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Old 07-25-2022, 05:01 AM
 
Location: Seymour TN
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I had surgery in January and obviously they had to know my blood type, so how can I find out what it is? Anyone in the medical industry know which office I should call? I emailed my surgeon but she didn't reply, I could call their office or do I call the hospital - but who do I talk to at the hospital? Medical records? That is thru the hospital not the surgeon's office right? Thank you
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Old 07-25-2022, 05:24 AM
 
1,807 posts, read 988,701 times
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You can order a blood type testing kit on Amazon for 9.99 or so if you can't get a hold of anyone at the doctor's office.
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Old 07-25-2022, 05:55 AM
 
Location: In the Pearl of the Purchase, Ky
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I'd keep trying the surgeon's office. Or you might try the lab at the hospital, but I'd imagine they'd need your surgeon's OK to give out your info.
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Old 07-25-2022, 06:01 AM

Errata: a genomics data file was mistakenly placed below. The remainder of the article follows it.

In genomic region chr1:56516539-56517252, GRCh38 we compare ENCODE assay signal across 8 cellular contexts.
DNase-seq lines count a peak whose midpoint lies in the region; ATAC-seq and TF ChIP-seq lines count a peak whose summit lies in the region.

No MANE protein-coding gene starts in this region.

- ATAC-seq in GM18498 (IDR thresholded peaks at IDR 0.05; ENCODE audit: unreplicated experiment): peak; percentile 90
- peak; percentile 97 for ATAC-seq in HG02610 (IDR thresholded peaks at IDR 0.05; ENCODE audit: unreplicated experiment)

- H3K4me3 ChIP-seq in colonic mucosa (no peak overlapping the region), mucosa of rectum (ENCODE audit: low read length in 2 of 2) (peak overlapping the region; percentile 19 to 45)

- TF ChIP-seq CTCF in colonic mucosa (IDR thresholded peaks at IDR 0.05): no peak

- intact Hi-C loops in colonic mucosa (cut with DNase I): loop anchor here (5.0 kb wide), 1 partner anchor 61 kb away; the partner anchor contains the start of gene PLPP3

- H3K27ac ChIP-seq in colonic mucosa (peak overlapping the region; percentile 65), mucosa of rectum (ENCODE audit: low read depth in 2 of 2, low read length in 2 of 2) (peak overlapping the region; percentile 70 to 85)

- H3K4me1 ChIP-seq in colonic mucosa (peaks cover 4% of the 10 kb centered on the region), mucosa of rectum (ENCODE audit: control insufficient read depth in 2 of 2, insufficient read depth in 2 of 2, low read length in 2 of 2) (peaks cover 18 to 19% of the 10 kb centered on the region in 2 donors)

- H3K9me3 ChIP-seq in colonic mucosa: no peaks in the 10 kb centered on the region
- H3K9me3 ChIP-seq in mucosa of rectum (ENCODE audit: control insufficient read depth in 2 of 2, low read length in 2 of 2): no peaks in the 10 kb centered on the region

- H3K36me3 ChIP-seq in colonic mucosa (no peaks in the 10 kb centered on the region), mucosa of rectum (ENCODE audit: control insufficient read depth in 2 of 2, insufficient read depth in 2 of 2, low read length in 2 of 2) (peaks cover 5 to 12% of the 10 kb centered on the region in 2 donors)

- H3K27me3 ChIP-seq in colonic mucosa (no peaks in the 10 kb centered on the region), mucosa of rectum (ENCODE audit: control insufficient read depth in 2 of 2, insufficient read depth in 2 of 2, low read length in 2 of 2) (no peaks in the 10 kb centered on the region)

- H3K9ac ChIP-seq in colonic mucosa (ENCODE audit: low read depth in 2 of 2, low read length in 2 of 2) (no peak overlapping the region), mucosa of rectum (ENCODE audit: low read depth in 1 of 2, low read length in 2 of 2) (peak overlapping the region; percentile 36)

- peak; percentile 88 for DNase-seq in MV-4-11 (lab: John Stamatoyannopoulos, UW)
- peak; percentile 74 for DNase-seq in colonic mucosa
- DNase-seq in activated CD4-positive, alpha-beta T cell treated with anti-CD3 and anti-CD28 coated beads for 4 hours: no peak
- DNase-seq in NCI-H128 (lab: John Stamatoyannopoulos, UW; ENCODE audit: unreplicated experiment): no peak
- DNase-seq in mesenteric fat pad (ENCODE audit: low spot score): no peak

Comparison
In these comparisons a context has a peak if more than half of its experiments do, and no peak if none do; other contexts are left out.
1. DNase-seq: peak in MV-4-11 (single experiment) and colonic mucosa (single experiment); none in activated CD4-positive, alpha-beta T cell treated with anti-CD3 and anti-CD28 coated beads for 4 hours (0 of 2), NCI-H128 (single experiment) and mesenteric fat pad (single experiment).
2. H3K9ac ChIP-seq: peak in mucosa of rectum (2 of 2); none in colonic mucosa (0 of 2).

Location: Outside US
3,078 posts, read 1,700,366 times
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Quote:
Originally Posted by Navyshow View Post
You can order a blood type testing kit on Amazon for 9.99 or so if you can't get a hold of anyone at the doctor's office.
I'm over 50 and don't know my blood type.

Thanks for info and the OP as well.
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Old 07-25-2022, 08:35 AM
 
7,582 posts, read 5,611,795 times
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I had surgery in 2020 and specifically asked the surgeon if I would be able to learn my blood type. He said yes, but even after getting my records to give to my new doctor, it wasn't on there.

I ended up donating blood and now I know. B+
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Old 07-25-2022, 09:25 AM
 
Location: Eastern Tennessee
3,829 posts, read 3,344,267 times
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Quote:
Originally Posted by kygman View Post
I'd keep trying the surgeon's office. Or you might try the lab at the hospital, but I'd imagine they'd need your surgeon's OK to give out your info.
No. Just go in person to Medical Records (they'll call it something different like health information). You may have to sign a waiver or request for records.
Your pcp should be able to provide that info over the phone for you.
It's as much yours as any other lab result and YOU own that information.
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Old 07-25-2022, 09:31 AM
 
Location: Georgia, USA
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Unless the surgery entails significant risk of blood loss that might require transfusion, a blood type might not be ordered.
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Old 07-25-2022, 09:39 AM
 
770 posts, read 259,991 times
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Quote:
Originally Posted by NJDevil View Post